Many of the 200 outside president's speech say they once supported him but now are disillusioned by events.
President Obama was greeted at the Minneapolis Convention Center on Tuesday by about 200 mostly war protesters who shouted slogans and denounced his polices on Iraq, Afghanistan and Libya.
The demonstration lacked the vitriol of protests that greeted President George W. Bush during visits to the Twin Cities. But it also revealed deep conflict among those who supported the president.
"I worked for Obama," said Terry Burke, 62, of St. Louis Park. "I went door to door many evenings. I am completely disillusioned. ... I think he's caved in to Wall Street, the wealthy and the military."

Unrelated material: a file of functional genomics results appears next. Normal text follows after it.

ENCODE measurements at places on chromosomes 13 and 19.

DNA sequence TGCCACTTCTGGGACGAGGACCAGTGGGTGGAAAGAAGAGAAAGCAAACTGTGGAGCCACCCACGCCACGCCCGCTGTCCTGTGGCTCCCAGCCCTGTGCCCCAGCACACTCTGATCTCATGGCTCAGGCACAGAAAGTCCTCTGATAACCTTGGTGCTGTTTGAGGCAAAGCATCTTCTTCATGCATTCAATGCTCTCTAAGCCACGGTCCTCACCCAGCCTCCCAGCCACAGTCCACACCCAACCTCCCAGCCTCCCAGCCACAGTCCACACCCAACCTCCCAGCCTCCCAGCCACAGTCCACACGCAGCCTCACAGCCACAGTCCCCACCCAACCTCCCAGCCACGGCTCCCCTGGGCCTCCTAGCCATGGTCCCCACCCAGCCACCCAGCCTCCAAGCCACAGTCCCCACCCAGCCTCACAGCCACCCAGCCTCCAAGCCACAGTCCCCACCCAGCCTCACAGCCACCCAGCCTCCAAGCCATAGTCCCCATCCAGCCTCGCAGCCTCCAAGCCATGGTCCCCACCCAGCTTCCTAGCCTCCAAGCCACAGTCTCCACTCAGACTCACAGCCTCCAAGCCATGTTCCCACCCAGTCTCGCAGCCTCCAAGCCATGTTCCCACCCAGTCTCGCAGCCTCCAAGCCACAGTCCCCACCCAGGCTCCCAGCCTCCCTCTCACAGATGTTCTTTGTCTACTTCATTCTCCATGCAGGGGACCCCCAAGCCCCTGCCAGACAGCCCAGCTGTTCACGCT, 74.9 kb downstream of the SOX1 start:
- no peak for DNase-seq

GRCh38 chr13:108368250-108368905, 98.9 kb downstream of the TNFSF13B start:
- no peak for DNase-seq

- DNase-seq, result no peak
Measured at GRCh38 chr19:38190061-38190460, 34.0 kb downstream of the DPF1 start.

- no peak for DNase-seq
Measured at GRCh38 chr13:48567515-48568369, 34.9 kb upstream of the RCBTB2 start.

Will she vote for him again?
"I don't know," she said.
Police reported no arrests and kept protesters across the street from the Convention Center.
"None of them really caused any problems," Minneapolis police Lt. Ray Witzman said.
Some protesters said their numbers would have been larger if a Republican were in the White House conducting current military operations. "His decisions have been horrible," Terry Schwartz, a retired college teacher, said of Obama. "If this were Bush, if this were Reagan, there would be a much larger crowd."
The protesters joined in chants, urging federal authorities to drop subpoenas issued last year for several local antiwar activists.
Absent from the demonstration: Republicans or Tea Party protesters.
Not everyone came out to oppose the president.
Stephen Winkels, 60, and LaShella Sims, 62, carried signs supporting Obama. Winkels said he didn't mind the protest.
"He has so many things on his plate, he can't make people happy all the time," he said of Obama.
Sims called the protests, "part of the process," adding, "This is what they have to do to be heard."
Randy Furst • 612-673-4224